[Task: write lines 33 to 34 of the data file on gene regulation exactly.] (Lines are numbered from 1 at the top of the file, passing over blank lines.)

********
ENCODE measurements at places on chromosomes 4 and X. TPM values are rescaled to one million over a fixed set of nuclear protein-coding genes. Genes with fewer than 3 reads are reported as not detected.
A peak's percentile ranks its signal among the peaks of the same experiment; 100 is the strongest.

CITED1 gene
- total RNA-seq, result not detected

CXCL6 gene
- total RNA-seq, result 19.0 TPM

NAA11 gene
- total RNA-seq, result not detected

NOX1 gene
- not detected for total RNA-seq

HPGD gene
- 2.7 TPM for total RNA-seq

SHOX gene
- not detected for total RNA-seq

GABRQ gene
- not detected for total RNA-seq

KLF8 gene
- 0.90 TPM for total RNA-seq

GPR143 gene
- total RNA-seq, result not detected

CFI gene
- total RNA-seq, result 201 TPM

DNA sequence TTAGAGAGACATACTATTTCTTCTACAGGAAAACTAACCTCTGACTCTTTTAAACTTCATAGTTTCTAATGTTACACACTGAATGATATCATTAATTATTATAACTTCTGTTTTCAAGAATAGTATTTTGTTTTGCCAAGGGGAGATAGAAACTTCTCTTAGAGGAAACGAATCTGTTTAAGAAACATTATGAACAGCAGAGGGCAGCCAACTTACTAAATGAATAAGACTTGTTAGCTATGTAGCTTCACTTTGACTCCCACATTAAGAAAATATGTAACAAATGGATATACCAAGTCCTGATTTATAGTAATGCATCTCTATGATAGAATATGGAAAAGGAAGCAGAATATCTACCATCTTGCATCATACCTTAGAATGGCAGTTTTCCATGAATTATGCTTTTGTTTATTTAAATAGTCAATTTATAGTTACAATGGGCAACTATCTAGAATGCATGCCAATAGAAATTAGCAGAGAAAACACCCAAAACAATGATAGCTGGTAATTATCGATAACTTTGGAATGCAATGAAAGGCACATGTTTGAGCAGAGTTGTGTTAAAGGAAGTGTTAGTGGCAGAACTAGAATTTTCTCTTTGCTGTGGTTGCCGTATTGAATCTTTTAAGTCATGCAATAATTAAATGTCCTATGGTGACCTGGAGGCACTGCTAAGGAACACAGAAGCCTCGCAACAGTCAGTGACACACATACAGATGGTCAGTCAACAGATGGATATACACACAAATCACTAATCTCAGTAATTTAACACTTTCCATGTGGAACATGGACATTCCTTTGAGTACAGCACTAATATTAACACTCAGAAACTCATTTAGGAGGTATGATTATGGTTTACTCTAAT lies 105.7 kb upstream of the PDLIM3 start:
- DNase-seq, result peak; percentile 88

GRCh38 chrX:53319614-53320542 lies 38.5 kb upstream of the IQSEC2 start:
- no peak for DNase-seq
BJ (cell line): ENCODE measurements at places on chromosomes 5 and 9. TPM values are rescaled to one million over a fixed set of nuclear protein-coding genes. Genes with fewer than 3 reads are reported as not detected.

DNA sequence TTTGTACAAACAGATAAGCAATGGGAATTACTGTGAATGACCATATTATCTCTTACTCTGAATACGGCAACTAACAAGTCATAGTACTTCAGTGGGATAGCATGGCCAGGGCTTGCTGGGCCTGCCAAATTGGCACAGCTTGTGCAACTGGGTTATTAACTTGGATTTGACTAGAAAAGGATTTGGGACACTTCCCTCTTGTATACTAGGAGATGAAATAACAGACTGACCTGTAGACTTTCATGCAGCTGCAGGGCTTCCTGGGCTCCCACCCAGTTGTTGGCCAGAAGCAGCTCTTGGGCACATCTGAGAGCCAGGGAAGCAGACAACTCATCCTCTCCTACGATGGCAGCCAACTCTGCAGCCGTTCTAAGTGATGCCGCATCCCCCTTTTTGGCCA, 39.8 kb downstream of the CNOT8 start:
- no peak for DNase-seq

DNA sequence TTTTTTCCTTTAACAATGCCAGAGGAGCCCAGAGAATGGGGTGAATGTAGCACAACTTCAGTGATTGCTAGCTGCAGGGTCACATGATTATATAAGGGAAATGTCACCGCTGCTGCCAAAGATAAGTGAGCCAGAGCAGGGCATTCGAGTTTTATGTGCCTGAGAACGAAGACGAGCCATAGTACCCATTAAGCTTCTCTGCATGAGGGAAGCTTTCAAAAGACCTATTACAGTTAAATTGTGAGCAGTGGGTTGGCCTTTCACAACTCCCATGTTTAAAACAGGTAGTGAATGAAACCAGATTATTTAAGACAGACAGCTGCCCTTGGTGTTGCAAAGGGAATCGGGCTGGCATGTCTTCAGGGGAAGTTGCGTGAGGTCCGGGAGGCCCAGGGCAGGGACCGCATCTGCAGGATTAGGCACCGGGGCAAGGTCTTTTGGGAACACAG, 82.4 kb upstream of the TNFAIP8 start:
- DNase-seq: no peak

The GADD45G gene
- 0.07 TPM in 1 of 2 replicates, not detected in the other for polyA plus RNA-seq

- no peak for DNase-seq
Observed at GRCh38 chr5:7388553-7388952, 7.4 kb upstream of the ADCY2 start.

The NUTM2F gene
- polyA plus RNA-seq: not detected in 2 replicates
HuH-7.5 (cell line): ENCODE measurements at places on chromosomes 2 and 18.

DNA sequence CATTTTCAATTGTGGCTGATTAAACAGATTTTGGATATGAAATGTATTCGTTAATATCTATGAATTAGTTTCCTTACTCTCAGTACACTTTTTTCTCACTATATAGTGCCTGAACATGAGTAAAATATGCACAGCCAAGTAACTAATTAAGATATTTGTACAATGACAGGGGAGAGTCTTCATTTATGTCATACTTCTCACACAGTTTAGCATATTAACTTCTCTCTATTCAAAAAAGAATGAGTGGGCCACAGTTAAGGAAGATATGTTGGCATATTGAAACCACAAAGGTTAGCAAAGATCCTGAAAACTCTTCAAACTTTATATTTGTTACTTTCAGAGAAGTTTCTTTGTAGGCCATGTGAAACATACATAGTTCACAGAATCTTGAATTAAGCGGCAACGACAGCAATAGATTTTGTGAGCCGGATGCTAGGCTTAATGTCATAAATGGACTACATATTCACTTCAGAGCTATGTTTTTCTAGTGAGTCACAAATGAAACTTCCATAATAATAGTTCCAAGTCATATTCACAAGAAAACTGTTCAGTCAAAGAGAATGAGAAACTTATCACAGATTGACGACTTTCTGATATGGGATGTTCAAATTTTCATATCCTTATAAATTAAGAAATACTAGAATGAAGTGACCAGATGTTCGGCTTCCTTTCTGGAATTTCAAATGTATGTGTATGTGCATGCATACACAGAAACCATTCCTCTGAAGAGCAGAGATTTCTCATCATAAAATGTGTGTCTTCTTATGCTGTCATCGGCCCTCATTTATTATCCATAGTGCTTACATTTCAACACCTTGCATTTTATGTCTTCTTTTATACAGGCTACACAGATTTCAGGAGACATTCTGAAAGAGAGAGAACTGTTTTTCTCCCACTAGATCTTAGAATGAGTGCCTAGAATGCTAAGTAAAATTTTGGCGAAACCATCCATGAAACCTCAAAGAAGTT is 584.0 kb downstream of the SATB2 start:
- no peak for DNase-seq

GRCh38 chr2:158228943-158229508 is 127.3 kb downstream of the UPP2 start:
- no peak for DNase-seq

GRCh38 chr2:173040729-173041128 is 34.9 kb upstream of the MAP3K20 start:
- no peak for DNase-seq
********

- 0.07 TPM in 1 of 2 replicates, not detected in the other for polyA plus RNA-seq

- no peak for DNase-seq